must have the following in the correct order. If information such as the author or publication date is missing then
it should be completely left out:
name: last name, comma, first name, period
Article or story title: Capitalized with a period at the end and
quotation marks around it all.
Date of most recent publication, update, or copyright in International
format: Day Abbreviated month period year period
Web page title:
Capitalized and underlined followed by a period (not italicized) Also, the underlines should not extend beyond the title
– attention to detail.
Date Accessed: The date you got it off the web; once
more, international format followed by a period
The URL: This is the hyperlink from the site.
The best bet is to copy and paste. Test it. If it doesn’t take you back there, something’s wrong.
It is the only item without a period at the end. Also, do not use carrots on either side <
Finishing checklist for electronic sources:
your work cited titled as: Work Cited? It should be in bold, centered, and then there needs to
be one space between the work cited and the title. (No underline, quotation marks, italics, or extra size, and no colon
following the title.)
Are all of your authors real people? (They must be real names –
if not, then you have no author.) Did you abbreviate their names? You shouldn’t.
Did you single
space your work cited entries, but double space between them?
Did you leave the first line of
each work cited entry all the way to the left margin, but indent any subsequent lines for each entry?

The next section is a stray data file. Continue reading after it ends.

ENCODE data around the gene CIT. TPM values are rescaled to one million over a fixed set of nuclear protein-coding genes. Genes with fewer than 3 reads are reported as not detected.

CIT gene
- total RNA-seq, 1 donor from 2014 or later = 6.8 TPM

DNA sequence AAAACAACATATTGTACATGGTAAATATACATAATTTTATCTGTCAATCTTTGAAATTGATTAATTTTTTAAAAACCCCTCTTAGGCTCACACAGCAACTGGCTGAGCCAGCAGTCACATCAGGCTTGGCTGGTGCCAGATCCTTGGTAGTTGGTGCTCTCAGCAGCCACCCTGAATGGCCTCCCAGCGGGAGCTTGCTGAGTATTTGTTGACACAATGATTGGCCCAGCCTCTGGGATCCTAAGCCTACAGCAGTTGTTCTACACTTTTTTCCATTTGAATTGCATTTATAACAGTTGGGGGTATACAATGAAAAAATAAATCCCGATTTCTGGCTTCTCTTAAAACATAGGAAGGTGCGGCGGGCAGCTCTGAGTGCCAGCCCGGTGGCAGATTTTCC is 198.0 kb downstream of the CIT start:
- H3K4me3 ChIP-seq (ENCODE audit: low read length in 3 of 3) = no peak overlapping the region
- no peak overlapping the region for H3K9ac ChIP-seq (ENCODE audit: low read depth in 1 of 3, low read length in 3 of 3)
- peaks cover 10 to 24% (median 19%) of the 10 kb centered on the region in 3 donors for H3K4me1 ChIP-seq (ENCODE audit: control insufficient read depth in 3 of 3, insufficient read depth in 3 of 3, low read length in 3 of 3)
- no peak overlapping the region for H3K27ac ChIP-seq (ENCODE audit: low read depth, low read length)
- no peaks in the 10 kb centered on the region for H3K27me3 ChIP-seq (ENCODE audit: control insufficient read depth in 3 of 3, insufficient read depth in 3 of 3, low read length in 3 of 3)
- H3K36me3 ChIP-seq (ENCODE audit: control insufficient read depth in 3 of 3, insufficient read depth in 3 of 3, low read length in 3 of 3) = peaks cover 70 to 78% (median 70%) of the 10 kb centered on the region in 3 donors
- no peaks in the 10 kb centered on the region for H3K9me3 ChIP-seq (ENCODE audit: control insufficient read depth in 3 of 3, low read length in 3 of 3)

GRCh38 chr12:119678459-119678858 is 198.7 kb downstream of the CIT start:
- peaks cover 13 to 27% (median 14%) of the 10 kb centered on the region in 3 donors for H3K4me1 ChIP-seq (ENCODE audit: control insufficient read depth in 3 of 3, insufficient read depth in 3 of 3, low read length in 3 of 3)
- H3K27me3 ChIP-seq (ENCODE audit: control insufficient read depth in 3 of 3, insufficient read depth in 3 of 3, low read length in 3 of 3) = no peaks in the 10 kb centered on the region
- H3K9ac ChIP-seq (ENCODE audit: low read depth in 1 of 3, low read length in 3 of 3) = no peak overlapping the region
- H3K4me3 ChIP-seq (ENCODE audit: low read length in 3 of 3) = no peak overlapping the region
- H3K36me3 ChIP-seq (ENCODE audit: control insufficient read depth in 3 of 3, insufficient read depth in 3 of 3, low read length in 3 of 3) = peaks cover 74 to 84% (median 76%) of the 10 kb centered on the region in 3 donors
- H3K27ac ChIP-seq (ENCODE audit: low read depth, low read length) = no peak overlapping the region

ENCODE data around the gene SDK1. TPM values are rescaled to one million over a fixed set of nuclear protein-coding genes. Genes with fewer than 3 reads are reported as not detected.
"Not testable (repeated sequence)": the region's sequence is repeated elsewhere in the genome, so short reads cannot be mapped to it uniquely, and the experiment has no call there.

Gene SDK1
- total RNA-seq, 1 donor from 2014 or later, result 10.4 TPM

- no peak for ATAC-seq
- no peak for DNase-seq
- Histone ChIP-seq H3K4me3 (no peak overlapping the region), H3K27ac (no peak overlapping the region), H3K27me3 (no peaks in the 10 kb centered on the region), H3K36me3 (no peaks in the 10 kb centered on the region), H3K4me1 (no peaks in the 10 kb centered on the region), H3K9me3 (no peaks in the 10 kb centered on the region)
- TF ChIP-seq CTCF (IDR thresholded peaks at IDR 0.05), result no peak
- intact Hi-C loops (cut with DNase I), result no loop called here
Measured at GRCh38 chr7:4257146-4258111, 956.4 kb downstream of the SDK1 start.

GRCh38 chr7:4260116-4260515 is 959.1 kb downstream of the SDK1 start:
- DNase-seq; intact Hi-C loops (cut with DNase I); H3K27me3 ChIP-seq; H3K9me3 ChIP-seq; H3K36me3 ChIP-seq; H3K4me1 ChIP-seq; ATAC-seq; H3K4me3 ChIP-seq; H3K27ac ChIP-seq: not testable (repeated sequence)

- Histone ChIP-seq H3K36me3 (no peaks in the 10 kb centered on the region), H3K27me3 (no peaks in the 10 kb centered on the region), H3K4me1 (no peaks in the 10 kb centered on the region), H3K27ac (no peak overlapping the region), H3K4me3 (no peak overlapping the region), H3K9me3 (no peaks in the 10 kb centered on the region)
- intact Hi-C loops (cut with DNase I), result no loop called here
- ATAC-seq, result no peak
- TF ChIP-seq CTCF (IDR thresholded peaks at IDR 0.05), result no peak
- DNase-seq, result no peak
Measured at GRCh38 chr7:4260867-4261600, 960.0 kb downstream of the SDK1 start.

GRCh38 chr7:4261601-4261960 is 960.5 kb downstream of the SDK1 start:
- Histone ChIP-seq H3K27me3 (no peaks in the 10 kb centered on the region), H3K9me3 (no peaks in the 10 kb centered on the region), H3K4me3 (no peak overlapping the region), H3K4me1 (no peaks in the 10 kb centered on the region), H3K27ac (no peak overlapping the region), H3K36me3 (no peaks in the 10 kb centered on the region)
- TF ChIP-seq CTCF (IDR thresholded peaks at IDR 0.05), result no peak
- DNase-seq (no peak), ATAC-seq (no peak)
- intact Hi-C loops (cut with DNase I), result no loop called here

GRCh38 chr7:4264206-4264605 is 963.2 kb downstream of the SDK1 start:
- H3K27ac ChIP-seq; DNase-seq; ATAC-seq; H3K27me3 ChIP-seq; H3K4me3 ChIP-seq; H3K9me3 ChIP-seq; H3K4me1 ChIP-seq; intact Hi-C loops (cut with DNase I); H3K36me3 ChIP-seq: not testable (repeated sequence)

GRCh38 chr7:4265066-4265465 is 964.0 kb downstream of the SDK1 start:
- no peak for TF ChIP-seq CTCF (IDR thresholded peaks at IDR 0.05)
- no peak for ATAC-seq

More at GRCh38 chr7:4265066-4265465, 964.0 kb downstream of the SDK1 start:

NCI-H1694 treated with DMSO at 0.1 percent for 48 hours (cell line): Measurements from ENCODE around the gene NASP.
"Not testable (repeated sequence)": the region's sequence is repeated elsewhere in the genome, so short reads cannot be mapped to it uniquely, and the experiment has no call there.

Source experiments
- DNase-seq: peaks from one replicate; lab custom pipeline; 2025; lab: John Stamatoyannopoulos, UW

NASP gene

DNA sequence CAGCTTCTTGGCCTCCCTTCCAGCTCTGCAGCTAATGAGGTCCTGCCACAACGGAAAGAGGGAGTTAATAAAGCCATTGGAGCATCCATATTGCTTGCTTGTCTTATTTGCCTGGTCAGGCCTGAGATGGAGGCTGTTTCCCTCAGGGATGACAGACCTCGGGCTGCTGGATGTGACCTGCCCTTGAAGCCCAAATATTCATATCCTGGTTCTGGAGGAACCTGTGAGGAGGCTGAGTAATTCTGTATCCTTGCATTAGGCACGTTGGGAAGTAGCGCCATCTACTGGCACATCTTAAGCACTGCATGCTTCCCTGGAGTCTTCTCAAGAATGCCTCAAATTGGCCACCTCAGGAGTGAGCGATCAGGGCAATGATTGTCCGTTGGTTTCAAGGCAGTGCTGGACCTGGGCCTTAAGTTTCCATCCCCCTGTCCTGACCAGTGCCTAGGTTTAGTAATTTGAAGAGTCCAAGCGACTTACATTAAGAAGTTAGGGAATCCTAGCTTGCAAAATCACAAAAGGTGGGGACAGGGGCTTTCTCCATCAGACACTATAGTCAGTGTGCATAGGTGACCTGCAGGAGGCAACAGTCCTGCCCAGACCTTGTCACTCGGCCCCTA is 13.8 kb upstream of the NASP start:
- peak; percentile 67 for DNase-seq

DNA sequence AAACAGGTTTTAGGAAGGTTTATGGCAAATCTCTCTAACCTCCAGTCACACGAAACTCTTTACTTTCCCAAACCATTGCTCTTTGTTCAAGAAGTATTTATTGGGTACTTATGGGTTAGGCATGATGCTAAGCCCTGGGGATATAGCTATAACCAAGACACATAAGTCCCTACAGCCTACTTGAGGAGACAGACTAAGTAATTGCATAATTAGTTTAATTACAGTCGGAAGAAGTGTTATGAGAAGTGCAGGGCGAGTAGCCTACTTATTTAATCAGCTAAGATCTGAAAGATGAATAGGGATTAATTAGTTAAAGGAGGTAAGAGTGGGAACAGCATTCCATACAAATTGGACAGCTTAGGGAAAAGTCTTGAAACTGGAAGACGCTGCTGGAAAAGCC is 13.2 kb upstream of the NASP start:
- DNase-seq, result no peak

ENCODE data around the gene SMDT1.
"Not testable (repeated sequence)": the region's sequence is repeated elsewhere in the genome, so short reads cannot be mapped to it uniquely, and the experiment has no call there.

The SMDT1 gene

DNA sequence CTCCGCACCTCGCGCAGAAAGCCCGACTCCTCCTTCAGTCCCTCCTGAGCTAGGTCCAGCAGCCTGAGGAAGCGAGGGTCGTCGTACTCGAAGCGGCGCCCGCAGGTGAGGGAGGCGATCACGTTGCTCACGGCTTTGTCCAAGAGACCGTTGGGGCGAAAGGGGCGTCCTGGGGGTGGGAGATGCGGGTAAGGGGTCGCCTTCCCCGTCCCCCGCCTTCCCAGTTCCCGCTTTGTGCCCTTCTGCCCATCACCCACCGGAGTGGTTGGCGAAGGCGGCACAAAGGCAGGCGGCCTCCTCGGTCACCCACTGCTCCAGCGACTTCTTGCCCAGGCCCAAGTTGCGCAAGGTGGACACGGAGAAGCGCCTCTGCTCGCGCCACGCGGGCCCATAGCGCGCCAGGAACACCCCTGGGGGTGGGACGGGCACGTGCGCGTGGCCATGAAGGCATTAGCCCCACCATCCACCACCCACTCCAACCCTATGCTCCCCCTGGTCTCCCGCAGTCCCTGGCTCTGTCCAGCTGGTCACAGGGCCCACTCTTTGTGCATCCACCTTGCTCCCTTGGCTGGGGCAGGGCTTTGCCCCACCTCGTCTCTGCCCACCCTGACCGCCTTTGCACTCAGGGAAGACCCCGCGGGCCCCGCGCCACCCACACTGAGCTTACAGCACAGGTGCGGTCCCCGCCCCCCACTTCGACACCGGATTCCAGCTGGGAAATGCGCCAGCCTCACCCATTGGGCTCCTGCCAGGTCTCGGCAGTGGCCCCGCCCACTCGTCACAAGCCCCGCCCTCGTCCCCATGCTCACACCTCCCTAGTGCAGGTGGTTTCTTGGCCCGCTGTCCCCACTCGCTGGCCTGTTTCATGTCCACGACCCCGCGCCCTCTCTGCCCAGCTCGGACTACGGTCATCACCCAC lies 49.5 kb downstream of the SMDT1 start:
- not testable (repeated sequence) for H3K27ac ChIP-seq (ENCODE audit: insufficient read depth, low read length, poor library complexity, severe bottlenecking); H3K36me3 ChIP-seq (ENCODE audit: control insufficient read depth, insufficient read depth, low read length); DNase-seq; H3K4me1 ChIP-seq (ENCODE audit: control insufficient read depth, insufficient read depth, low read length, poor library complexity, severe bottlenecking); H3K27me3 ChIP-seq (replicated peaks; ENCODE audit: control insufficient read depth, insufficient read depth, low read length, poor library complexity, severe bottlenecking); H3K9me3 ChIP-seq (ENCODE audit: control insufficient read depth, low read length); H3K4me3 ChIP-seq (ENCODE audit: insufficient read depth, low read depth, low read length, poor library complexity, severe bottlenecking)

you alphabetize your entries? (You shouldn’t alphabetize by “A, The, An,” but it
really doesn’t matter as long as you are consistent.)
Did you use spaces?
There should be spaces between every word in every item, regardless of the punctuation that might be associated with any of
those words. As well, remember that numbers are considered the same as words, so you must have spaces between numbers,
Is the period at the end of your article title inside of the quotation
marks? (Seriously, this is the easiest place where I can check attention to detail.)
Did you normalize
your work cited? Is all the type the same font and size? Are the colours the same? As well,
there should also be no bold or italics in the works cited.
Did you only list the entry once?
Regardless of how many times you cite a source, it will only be listed once in the work cited.
Is the web
page title different from the URL? Remember, the web page title is not the same as the web address,
at least, not always. For instance, the title of my apartment building is Summit Apartments at Lake Union. That
is not the street address. Granted, there are places where the address is the name of the place, but it should never
be assumed automatic.
Is there anything that just doesn’t belong? If a date is missing,
you will not have: n.d. If there is no author, you will not have: No Author.
It is also pointless to have the word: Web. If we can’t tell it’s from the web by the URL, writing
“Web” is probably not going to help, and if you don’t have the URL, the word “Web” won’t
take us to the site. There should be no quotations from the original work with the work cited. And your work cited
entries should not be numbered or bulleted.
for verifying sources:
Authors: Authors are always people. They
are never corporations, companies, or simply “staff.” Watch out for other names at the site, such as photograph
credits, other authors that the author of your article are citing, other contributors, and the names of people leaving comments.
If there is more than one author, you must list them all. The first author is last name first, first name last, then
subsequent authors are separated with commas, but their names are first name first and last name last. If there are
three or more authors, then you only need list the one that come first on the article (it is not your choice),
and then after the first author you may simple put “et al.”
The “Article Title” is rarely ever the same as the Web Page Title. The Web Page title is
the title of the entire web site, and it will almost always be the biggest title on the home page. However, the web
page title may, or may not, be listed prominently on other pages at that site. The article title, on the other hand,